Let $r$ be a fixed positive real number, and for $s \in \Bbb C$, let $f(s)=\int_r ^\infty x^{s-1}/(e^x-1) dx$. Why $f$ is an entire function?

I tried to think as follows:

To use Morera's theorem, let $C$ be any closed curve in $\Bbb C$. We have to show that $\int_C f(s)ds=0$. But, I cannot change the order of two integrals, since one is an improper integral. How can I handle this?

  • $\begingroup$ I'm really confused. $z$ appears nowhere in your integral. $\endgroup$ – Cameron Williams Nov 20 '19 at 13:25
  • $\begingroup$ @CameronWilliams Sorry I'll make an edit $\endgroup$ – Quadr Nov 20 '19 at 13:27
  • $\begingroup$ Ah yep that's what I figured you meant, but wanted to be sure! Thanks for the edit. $\endgroup$ – Cameron Williams Nov 20 '19 at 13:28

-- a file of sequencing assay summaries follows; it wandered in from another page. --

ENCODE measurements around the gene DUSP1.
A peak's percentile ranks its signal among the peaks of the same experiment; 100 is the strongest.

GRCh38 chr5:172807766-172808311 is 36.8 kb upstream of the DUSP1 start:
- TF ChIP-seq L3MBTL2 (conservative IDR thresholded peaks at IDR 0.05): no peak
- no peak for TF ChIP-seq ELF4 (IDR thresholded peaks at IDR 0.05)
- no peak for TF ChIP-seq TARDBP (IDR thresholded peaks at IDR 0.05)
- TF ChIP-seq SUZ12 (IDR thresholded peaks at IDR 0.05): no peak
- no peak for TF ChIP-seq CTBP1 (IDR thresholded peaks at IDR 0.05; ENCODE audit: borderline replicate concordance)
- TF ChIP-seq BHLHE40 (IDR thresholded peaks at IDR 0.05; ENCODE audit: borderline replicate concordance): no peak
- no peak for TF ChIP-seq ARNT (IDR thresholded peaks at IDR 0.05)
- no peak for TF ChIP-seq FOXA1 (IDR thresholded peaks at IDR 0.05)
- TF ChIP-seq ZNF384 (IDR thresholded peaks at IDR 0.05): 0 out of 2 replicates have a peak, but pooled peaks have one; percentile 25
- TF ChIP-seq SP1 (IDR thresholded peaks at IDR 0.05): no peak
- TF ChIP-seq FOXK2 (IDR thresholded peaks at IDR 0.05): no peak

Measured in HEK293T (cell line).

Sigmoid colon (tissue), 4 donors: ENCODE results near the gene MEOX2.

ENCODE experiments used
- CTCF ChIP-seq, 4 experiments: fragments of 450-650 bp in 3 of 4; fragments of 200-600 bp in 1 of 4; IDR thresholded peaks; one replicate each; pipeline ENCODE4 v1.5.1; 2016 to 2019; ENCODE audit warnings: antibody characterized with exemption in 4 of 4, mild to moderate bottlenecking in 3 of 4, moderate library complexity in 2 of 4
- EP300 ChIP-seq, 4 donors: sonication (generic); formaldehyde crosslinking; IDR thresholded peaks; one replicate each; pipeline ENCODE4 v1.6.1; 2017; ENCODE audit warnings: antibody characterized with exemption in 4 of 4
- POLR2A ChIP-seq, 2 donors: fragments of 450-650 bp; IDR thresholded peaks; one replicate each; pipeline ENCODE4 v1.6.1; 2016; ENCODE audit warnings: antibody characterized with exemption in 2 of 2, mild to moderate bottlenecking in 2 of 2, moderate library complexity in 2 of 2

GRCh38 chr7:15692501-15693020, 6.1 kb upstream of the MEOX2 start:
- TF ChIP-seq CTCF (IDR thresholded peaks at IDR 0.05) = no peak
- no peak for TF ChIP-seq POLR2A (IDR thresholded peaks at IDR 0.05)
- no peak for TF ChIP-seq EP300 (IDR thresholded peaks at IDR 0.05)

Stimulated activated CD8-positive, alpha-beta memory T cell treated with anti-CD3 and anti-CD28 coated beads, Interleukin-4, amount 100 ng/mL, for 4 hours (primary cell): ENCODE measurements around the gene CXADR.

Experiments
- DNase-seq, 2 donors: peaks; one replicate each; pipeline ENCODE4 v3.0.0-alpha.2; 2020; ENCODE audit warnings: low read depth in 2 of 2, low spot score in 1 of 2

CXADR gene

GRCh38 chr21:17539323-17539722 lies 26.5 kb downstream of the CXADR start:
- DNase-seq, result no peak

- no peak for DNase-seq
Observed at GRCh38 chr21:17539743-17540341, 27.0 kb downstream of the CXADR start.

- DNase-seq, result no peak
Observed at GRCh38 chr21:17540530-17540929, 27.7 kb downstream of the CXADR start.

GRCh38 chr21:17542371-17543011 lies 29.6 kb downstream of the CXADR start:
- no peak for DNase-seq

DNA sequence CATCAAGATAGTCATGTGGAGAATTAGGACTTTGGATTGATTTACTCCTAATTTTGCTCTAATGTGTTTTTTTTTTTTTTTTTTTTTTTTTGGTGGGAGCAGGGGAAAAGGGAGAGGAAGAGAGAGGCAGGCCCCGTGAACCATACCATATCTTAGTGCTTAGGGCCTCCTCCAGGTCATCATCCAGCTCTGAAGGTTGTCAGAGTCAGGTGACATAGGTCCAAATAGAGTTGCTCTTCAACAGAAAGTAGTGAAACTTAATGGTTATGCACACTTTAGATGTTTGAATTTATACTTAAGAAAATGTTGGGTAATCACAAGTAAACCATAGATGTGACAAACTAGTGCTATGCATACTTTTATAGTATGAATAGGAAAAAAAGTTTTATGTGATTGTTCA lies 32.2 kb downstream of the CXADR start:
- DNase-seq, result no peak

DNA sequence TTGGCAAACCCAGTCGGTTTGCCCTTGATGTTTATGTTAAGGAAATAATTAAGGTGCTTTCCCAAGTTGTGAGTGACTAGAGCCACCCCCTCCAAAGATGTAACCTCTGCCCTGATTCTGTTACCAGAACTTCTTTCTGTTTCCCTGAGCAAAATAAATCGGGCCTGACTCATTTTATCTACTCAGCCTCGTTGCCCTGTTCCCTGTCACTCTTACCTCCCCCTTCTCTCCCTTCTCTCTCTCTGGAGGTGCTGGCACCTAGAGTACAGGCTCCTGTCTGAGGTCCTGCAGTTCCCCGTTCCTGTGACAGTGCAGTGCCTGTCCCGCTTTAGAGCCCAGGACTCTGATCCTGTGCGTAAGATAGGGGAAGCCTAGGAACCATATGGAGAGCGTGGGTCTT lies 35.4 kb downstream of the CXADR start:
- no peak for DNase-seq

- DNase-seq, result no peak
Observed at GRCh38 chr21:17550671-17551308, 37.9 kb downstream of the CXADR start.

Hint: let $f_n(s)=\int_r^{n} \frac {x^{s-1}} {e^{x}-1}dx$. Use Morera's Theorem to show that $f_n$ is entire. If we show that $f_n \to f$ uniformly on compact sets it would follows that $f$ is entire. Now $|f_n(s)-f(s)| \leq \int_n^{\infty} \frac {x^{M}} {e^{x}-1}dx$ for some constant $M$ as along as $s$ remains bounded (and $r>1$). I will let you prove the fact that $\int_n^{\infty} \frac {x^{M}} {e^{x}-1}dx \to 0$ as $n \to \infty$


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